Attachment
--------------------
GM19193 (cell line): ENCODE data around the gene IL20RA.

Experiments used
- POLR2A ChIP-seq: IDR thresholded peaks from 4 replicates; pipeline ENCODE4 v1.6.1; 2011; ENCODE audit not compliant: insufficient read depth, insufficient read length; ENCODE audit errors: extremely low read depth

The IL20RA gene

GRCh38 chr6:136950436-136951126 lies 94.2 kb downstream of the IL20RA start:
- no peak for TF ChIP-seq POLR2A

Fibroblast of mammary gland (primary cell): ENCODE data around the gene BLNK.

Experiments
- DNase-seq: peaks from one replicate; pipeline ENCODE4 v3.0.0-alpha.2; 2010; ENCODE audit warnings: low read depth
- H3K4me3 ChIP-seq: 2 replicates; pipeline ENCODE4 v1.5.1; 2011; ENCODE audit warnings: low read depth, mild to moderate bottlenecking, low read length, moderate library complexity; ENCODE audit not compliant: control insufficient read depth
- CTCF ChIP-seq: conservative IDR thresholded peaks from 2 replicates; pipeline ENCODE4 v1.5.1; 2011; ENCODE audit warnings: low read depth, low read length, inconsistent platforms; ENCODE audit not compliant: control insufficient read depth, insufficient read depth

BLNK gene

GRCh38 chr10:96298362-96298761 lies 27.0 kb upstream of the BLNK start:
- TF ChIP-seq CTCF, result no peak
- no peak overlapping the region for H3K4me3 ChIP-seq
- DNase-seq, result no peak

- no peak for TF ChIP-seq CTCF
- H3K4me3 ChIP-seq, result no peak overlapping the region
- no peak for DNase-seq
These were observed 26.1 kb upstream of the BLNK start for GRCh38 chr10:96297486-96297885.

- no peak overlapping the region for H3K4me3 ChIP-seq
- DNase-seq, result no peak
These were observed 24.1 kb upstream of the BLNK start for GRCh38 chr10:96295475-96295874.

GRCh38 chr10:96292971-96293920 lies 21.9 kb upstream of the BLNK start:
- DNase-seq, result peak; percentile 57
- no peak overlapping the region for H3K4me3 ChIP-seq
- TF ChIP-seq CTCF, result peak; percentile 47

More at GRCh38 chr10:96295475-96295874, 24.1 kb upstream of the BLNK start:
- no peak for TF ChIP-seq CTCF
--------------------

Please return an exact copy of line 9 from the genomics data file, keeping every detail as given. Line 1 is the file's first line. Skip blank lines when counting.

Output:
- DNase-seq: peaks from one replicate; pipeline ENCODE4 v3.0.0-alpha.2; 2010; ENCODE audit warnings: low read depth